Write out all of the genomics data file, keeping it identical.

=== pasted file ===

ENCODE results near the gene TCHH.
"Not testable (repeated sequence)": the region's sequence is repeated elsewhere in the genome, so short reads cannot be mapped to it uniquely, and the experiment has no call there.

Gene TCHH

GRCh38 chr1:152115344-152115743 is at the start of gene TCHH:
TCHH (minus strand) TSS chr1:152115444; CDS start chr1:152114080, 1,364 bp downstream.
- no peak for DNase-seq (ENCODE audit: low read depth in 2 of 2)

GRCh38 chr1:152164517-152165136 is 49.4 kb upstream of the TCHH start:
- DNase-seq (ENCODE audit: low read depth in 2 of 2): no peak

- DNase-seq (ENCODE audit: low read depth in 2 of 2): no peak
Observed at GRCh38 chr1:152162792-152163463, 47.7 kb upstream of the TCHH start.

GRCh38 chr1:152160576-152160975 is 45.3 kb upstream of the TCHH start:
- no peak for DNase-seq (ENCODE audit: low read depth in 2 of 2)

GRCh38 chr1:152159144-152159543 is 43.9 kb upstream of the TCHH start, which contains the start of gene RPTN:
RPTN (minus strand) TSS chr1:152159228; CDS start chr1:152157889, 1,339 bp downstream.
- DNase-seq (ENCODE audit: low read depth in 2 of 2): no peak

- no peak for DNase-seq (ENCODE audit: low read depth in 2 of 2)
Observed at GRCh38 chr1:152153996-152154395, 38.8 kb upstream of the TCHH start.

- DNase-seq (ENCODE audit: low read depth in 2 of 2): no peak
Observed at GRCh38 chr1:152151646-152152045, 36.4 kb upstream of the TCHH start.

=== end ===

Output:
ENCODE results near the gene TCHH.
"Not testable (repeated sequence)": the region's sequence is repeated elsewhere in the genome, so short reads cannot be mapped to it uniquely, and the experiment has no call there.

Gene TCHH

GRCh38 chr1:152115344-152115743 is at the start of gene TCHH:
TCHH (minus strand) TSS chr1:152115444; CDS start chr1:152114080, 1,364 bp downstream.
- no peak for DNase-seq (ENCODE audit: low read depth in 2 of 2)

GRCh38 chr1:152164517-152165136 is 49.4 kb upstream of the TCHH start:
- DNase-seq (ENCODE audit: low read depth in 2 of 2): no peak

- DNase-seq (ENCODE audit: low read depth in 2 of 2): no peak
Observed at GRCh38 chr1:152162792-152163463, 47.7 kb upstream of the TCHH start.

GRCh38 chr1:152160576-152160975 is 45.3 kb upstream of the TCHH start:
- no peak for DNase-seq (ENCODE audit: low read depth in 2 of 2)

GRCh38 chr1:152159144-152159543 is 43.9 kb upstream of the TCHH start, which contains the start of gene RPTN:
RPTN (minus strand) TSS chr1:152159228; CDS start chr1:152157889, 1,339 bp downstream.
- DNase-seq (ENCODE audit: low read depth in 2 of 2): no peak

- no peak for DNase-seq (ENCODE audit: low read depth in 2 of 2)
Observed at GRCh38 chr1:152153996-152154395, 38.8 kb upstream of the TCHH start.

- DNase-seq (ENCODE audit: low read depth in 2 of 2): no peak
Observed at GRCh38 chr1:152151646-152152045, 36.4 kb upstream of the TCHH start.